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Published on May 29th, 2014 | by Scott Cooney


Are e-Cigarettes better for you and for the environment?

When it comes to quitting smoking, even the most ardent smokers will admit it’s a good idea. The nicotine patch helps some. Breaking routines helps others. Increasingly, these days, many are starting to look to e-cigarettes, or “vaping”, to break their addiction to cigarettes.

Proponents argue that this allows smokers to enjoy their nicotinic urges without making others’ lives miserable around them. Second hand smoke is awful, and those of us old enough to remember when smoking was allowed on planes and in restaurants can tell you that it pretty much ruins things for the people who are not smoking. Vaping allows people to “smoke” but only exhale vapors, not smoke.

In addition, there’s the environmental impacts of cigarette smoking and waste. According to the website Planetsave:

In 2010, cigarette butts accounted for 38% of the World’s litter, demonstrating just the start of the huge impact that electronic cigarettes have on the environment. Up to 600 million trees are cutdown every year to use in cigarette products. The machinery used for this process creates significant and damaging carbon emissions.

Earth911 says it this way:

The improper disposal of cigarette filters is a huge problem, contributing to the U.S.’s annual $11.5 billion cost to clean up litter.

Despite the fact that smoking has decreased in the U.S. by 28 percent in the past decade, cigarette butts remain the most littered item, and they account for 38 percent of litter worldwide.

During the International Coastal Cleanup last year, more than 2 million cigarette butts were collected, accounting for 21 percent of the 7.4 million pounds of debris that were collected.

To make matters worse, 95 percent of cigarette filters are made cellulose acetate, a kind of plastic that doesn’t degrade easily. In fact, it takes about 12 years for one to break down.


But is a portable vaporizer or an e-cigarette any healthier for the smoker themselves? That’s a question we turned to WebMD for the answer to. Says Dr. Gordon Strauss, smoking cessation expert, “Nicotine or flavorings are dissolved into propylene glycol usually, though it’s hard to know for sure because they’re not regulated.” The nicotine penetrates your cheeks in order to get into your bloodstream, not your lungs, as it does in the case of cigarette smoke.

WebMD says that there doesn’t appear to be any evidence that e-cigs help people actually quit: in a double blind study, they found that the quit rates was effectively the same for people using e-cigs with nicotine versus the patch versus e-cigs with just flavorings!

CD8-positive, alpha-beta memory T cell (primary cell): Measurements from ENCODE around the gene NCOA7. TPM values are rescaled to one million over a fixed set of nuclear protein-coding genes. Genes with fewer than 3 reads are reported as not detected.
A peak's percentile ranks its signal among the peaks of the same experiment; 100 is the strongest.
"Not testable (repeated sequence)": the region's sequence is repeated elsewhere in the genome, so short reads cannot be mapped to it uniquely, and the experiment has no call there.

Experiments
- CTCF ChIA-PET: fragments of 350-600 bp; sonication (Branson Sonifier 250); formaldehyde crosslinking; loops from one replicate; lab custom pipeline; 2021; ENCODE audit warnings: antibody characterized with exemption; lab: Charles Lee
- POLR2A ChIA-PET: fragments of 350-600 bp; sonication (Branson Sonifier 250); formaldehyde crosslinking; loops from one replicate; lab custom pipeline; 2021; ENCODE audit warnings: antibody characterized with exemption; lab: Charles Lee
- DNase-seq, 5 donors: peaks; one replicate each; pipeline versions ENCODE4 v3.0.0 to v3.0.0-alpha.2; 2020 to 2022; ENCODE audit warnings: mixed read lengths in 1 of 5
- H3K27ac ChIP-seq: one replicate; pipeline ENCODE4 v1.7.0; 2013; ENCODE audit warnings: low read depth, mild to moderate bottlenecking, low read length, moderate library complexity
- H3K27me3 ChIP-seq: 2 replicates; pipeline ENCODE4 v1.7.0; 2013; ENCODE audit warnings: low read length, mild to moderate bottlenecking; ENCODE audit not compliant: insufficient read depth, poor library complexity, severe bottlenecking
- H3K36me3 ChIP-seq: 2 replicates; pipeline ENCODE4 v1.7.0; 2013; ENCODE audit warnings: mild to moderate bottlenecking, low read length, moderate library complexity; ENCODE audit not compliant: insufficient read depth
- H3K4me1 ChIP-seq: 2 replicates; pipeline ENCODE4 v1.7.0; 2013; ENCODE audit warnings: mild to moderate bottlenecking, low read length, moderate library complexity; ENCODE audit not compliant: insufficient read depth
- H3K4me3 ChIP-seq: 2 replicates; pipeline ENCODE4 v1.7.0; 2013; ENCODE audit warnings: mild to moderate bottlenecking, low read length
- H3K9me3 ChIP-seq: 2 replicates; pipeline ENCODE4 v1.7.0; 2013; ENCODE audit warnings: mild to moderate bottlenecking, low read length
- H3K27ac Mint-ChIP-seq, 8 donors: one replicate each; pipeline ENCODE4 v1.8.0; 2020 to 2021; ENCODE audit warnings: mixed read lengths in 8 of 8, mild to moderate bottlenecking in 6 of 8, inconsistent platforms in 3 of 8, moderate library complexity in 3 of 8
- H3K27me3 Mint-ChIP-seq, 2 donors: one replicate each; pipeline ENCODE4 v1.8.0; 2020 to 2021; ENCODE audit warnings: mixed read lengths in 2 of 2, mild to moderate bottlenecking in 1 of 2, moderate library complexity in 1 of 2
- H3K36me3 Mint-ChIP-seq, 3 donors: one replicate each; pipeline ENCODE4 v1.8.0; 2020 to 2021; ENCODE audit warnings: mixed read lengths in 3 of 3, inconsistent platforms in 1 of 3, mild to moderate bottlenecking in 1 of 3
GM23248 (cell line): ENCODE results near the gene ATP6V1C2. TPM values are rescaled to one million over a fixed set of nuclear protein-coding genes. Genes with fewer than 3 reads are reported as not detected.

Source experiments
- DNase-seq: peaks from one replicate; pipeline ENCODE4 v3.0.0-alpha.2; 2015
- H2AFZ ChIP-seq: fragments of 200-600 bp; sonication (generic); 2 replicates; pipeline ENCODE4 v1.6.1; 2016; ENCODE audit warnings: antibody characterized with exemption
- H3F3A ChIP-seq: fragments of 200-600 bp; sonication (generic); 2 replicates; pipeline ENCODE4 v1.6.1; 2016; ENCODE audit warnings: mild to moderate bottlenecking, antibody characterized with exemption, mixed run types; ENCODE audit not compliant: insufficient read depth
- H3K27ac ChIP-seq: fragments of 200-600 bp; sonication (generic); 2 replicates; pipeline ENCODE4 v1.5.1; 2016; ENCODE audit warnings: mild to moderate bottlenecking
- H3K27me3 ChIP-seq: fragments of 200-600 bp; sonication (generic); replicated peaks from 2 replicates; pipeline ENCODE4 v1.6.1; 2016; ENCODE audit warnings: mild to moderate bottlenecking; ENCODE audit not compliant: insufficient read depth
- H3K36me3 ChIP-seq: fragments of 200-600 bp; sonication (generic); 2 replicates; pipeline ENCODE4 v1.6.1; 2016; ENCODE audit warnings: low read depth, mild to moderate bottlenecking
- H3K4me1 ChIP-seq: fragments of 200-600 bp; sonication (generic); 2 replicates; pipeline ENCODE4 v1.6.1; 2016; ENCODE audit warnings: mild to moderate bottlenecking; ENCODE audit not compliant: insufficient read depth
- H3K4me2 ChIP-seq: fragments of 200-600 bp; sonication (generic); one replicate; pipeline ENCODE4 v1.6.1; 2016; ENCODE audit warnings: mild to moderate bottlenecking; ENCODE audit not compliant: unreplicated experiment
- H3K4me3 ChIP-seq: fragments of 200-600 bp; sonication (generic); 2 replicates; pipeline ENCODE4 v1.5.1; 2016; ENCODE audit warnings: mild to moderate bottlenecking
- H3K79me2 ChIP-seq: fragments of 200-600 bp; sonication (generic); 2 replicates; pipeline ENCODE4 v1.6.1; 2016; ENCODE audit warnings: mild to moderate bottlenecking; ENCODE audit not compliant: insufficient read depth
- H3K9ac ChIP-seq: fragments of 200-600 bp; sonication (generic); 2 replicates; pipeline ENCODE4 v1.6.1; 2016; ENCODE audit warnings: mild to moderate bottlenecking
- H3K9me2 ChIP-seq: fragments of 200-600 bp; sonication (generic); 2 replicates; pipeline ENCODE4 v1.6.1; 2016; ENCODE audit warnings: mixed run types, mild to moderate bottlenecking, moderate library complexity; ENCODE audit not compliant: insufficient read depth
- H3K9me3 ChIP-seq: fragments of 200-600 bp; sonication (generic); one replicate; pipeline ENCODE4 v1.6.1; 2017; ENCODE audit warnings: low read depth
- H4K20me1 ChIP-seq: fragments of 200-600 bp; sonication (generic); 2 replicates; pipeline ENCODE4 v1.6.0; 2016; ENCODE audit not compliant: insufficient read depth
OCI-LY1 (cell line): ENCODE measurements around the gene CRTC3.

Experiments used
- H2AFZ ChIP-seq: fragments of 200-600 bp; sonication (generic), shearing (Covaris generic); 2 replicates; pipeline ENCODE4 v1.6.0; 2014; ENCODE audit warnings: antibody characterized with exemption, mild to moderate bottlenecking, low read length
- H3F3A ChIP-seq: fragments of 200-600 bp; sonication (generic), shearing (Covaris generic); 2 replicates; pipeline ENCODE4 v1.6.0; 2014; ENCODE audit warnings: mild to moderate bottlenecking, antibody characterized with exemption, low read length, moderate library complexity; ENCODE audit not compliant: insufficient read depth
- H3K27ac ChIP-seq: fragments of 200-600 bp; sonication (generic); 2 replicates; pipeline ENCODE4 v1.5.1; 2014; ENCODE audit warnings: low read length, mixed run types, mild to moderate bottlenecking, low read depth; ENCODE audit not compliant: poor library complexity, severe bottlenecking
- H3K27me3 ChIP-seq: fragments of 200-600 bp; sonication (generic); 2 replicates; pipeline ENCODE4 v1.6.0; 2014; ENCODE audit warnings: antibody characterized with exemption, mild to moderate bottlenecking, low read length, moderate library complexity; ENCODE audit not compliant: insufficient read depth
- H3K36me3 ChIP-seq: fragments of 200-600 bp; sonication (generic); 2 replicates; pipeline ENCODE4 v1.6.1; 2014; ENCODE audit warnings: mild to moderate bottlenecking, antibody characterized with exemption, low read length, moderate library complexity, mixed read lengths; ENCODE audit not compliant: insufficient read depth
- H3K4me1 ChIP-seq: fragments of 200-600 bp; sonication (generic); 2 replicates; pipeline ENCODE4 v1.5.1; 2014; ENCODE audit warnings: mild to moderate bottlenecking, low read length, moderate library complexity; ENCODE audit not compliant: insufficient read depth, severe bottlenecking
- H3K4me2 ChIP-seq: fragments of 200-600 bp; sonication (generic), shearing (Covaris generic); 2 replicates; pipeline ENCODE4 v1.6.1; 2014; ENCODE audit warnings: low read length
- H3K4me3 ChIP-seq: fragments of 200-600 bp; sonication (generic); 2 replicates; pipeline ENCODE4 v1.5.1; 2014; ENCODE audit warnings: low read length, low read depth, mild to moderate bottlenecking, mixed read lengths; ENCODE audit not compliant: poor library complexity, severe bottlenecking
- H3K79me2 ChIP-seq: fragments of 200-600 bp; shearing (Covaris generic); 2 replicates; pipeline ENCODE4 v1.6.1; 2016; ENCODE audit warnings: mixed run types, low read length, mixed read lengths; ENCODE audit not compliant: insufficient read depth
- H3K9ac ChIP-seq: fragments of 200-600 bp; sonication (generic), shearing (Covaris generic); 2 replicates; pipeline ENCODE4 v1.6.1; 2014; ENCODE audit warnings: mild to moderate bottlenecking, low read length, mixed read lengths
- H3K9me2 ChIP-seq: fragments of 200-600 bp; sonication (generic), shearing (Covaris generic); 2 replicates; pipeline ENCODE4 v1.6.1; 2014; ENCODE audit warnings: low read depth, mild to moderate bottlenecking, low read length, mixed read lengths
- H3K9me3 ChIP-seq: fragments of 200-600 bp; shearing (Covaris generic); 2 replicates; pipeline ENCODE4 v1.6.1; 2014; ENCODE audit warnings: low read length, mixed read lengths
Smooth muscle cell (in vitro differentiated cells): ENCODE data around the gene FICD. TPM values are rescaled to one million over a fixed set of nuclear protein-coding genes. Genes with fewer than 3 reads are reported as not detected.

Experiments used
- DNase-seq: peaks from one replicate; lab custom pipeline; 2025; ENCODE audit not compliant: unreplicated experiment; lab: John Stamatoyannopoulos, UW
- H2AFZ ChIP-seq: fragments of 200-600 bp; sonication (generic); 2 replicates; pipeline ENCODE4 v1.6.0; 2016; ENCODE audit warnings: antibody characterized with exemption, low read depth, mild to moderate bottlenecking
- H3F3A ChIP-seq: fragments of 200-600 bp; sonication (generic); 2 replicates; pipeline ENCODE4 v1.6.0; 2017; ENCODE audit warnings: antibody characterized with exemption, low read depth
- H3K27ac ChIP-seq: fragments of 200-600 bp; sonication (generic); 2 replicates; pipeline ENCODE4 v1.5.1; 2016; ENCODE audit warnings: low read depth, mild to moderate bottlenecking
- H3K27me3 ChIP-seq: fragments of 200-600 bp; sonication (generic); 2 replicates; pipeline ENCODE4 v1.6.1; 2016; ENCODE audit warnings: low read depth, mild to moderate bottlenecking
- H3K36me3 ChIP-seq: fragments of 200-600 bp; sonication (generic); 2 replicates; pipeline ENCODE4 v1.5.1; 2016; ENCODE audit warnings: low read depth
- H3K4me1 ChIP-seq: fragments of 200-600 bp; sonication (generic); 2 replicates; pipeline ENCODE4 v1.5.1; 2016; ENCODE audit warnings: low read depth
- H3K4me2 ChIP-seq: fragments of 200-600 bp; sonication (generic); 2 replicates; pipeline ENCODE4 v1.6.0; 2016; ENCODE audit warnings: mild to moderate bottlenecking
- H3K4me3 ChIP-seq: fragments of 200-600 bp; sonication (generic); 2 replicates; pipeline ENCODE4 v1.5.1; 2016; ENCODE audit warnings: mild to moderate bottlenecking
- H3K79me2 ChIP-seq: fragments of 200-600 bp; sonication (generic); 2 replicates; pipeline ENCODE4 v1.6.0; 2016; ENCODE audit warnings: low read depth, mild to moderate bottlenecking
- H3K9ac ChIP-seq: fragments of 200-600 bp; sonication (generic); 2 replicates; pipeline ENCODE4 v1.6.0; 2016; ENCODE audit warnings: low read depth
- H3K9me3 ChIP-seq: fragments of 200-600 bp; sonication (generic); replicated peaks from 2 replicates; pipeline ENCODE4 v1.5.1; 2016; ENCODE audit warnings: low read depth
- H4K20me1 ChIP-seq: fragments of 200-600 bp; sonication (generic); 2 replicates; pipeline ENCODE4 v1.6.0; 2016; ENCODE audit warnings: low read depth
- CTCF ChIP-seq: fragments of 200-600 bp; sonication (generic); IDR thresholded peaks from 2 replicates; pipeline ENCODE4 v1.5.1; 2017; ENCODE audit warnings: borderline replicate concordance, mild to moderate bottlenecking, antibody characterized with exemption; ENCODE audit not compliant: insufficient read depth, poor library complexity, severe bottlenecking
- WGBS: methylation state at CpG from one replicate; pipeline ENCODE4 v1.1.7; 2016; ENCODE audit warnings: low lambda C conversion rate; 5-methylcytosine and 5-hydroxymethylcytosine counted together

Strauss said, “Cigarettes are already so bad for you it’s hard to imagine anything worse.” He said that the primary benefit in terms of health is for other people. Parents, for example, who don’t want to expose their children to second hand smoke can help them avoid it with e-cigarettes or portable vaporizers.

The challenge, from the health side, is that they’re largely unregulated. Several years ago, according to the American Lung Association, the FDA tested e-cigarettes on the market and found chemicals of “all kinds”, including diethylene glycol, the same ingredient used in antifreeze. As a result of this and a request by 40 state Attorneys General, the FDA has recommended people don’t use them, and is going to start regulating e-cigarettes as a tobacco product.


Are e-cigarettes or portable vaporizers better than real cigs? (Read this article to know the benefits of vaping). In article after article that I found while researching this topic, not one made a conclusive argument about the environmental or health advantages or disadvantages of e-cigs. So suffice to say, the jury’s still out. When e-cigs get regulated, we’ll know what people are vaping, and probably have people get exposed to less toxic chemicals. And generally, I’ve always felt that anything that gets people to stop smoking cigarettes is a good idea.


This post was supported by Davinci Vaporizer.

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About the Author

Scott Cooney is a serial eco-entrepreneur including being the solo founder of Pono Home,, and CleanTechnica; author of two books; former sustainability consultant with clients including Johnson & Johnson, Eastman Chemical, Wal-Mart, and Duke Energy; former Adjunct teaching the first course in sustainable business in the MBA program at UH Manoa; lover of local, healthy food and especially vegan nachos. Find Scott on Twitter

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